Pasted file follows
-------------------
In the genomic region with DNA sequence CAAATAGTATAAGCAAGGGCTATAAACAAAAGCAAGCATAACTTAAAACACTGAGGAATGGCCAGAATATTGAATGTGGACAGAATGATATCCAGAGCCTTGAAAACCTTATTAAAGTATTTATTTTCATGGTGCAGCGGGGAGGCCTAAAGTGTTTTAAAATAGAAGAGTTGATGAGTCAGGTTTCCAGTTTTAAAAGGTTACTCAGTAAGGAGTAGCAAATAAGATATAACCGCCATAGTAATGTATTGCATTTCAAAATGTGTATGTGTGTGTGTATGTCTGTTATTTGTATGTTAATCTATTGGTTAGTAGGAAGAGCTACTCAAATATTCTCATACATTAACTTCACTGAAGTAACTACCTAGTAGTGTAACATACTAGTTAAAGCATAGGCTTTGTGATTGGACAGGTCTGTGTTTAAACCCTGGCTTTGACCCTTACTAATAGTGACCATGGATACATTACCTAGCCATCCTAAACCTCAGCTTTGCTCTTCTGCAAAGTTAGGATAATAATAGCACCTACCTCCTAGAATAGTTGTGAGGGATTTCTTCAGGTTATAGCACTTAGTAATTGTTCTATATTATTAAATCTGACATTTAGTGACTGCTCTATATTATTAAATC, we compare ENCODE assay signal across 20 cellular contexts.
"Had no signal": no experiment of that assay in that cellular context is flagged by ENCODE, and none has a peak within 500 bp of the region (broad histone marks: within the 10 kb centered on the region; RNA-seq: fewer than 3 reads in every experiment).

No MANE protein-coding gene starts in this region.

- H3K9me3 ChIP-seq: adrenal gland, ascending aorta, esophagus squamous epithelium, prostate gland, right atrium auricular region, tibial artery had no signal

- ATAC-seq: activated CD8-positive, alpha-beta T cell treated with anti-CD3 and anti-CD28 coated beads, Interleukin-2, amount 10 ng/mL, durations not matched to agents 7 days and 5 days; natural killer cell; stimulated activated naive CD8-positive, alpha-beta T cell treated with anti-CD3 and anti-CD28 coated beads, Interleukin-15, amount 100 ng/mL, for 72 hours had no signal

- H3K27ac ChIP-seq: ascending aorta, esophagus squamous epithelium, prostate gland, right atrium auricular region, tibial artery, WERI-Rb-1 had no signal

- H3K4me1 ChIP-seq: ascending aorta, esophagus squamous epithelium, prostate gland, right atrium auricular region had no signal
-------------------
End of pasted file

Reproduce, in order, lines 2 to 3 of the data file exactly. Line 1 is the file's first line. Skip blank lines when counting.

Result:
"Had no signal": no experiment of that assay in that cellular context is flagged by ENCODE, and none has a peak within 500 bp of the region (broad histone marks: within the 10 kb centered on the region; RNA-seq: fewer than 3 reads in every experiment).

No MANE protein-coding gene starts in this region.